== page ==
The same thing is true in life. If you're clear n what your objectives are, and you're willing to try any tactic you can possibly think of within your moral and ethical value system, then you might find there's different ways of behaving. You're not pretending to be something than you are, you're just playing different roles given what's needed in that particular situation, and they're all authentic.

Kruse: Based on your experience as an actor going to auditions, you say we shouldn’t care what the casting director is looking for. Why?

Port: When I was an actor I was very concerned with what other people wanted. When I'd get a script I'd look at it and think, “Well, what do you think they're looking for here? What does the casting director want? What's the director want, what's the producer want?” As a result I'd go in not making strong choices. I'd make choices that I think were safe choices based on what they wanted. The performer’s job is to break the rules by making big choices. Not break the rules just to be rebellious, but to do things that people might not even have thought of doing.

That's what entrepreneurs do, that's what creative artists do, it's what inventors do, it's what authors do. Trying to do things in ways that have not been done before, that might even seem like they're impossible, or things that you wouldn't normally expect. I found it didn't work very well. It wasn’t until I went into business for myself later on, when I realized that what I should have done is go in there and make very strong choices, show the casting director what they're looking for.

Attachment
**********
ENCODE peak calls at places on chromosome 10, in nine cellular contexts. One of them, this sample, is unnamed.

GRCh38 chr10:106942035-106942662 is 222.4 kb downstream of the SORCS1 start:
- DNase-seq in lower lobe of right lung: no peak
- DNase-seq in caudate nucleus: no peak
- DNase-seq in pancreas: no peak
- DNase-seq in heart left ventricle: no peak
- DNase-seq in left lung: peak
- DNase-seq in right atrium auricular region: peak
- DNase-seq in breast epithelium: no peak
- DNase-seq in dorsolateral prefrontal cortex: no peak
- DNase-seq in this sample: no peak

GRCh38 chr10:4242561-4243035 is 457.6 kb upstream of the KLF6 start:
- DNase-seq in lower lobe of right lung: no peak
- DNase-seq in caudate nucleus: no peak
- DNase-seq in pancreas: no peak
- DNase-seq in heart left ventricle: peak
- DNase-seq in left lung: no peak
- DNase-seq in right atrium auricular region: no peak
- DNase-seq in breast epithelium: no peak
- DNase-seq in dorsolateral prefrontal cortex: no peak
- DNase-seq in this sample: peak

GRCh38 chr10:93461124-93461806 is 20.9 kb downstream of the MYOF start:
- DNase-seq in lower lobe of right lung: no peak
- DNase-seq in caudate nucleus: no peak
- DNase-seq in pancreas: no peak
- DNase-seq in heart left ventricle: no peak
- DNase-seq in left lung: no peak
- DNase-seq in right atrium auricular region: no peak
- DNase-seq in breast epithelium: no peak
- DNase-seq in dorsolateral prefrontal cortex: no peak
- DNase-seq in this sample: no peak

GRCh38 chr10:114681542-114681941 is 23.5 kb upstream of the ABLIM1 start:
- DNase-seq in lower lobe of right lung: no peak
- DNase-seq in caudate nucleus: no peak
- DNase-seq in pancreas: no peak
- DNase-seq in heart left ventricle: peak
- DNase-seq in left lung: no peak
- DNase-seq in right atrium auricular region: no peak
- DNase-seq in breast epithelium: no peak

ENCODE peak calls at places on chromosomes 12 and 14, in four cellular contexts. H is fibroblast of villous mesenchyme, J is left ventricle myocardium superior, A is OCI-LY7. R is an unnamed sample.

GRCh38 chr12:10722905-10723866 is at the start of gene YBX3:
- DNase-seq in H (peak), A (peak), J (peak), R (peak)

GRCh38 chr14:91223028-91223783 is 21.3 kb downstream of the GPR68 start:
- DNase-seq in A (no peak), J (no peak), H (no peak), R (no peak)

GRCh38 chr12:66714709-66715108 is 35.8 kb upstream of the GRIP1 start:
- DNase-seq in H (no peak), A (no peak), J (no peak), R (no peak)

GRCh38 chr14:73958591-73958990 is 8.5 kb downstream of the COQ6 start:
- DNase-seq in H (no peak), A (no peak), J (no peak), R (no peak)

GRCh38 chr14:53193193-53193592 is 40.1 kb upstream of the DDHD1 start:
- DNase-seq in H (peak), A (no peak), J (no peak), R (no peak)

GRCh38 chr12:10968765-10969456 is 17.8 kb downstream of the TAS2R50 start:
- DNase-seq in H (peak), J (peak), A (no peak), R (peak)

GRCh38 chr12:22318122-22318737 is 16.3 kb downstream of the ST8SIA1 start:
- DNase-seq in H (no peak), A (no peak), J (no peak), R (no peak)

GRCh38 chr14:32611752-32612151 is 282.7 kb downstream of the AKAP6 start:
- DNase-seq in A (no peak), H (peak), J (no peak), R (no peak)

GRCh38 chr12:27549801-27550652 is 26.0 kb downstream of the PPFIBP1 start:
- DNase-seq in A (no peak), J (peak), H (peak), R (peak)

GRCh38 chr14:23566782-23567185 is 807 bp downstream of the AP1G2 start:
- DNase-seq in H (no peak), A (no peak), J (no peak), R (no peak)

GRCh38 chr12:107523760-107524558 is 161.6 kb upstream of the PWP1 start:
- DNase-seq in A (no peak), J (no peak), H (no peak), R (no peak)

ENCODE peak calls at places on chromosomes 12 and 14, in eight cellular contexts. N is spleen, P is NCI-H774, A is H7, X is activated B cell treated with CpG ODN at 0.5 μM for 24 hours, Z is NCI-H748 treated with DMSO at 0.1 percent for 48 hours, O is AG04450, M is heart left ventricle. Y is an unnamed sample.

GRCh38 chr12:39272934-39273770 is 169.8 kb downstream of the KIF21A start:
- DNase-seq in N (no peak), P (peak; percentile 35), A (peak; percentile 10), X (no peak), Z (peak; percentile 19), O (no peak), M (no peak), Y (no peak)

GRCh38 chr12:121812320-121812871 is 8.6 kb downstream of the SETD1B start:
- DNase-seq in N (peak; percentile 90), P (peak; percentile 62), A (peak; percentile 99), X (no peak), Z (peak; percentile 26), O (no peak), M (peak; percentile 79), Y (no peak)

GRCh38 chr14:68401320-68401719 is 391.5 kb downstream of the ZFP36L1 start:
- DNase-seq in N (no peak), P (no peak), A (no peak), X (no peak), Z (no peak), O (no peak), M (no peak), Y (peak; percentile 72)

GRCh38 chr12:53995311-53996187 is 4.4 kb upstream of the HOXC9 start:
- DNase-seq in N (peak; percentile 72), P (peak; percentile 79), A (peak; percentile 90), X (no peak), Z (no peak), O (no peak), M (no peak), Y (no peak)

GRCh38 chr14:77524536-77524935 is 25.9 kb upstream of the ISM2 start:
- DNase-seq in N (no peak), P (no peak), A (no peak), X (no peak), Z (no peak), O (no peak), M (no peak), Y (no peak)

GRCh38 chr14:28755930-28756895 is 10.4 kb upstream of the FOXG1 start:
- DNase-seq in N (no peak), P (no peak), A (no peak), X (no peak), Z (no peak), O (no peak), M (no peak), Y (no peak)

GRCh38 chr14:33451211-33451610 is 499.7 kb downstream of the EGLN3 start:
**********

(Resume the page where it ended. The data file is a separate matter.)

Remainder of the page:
Now, that doesn't mean you don't think about what other people are looking for, you absolutely do. Sometimes you're going to find what they're looking for is not actually what they need. One of the jobs that I applied for when I left acting was for a position for which I was completely unqualified. I had absolutely no business applying for this job because I had none of the qualifications, none of the experience, and none of the certifications that they thought were appropriate. I got myself in for an interview, I talked my way into it through networking. I said, “Listen, I know that I don't have any of the qualifications that you think you need. I don't have any of the certifications that you traditionally look for. I don't have the experience that you think I should have. Let me tell you why I think you're looking for the wrong thing.”

Now, what do I have to lose? I don't have the job, so all I have to lose is them saying, “Dude, who the hell are you? Get out of my office.” The reward for taking the big chance, and making the big choice, was significant. I was able to present it in such a way that they went, “Huh, I think that's right. I'm going to take a chance on you.” I had a very strong case about why I thought they were looking for the wrong type of person for that particular role. That one worked out. There are other times when things aren't going to work out. The key is you making the strong choice. You going in there, and you laying the ground work, you setting the path, you blazing a trail.

Kruse: What's something really practical that you can challenge our readers with?

Port: I think that each day if you can choose one thing to do that makes you uncomfortable, and do it anyway, you're likely to do big things in the world. Choose just one thing that makes you uncomfortable to do every day, and you'll do big things in the world.

Click here to listen to the full interview with Michael Port.

CEO of LEADx, and NY Times bestselling author, of Great Leaders Have No Rules and Employee Engagement 2.0. Get a FREE demo of the LEADx platform at https://leadx.org/preview.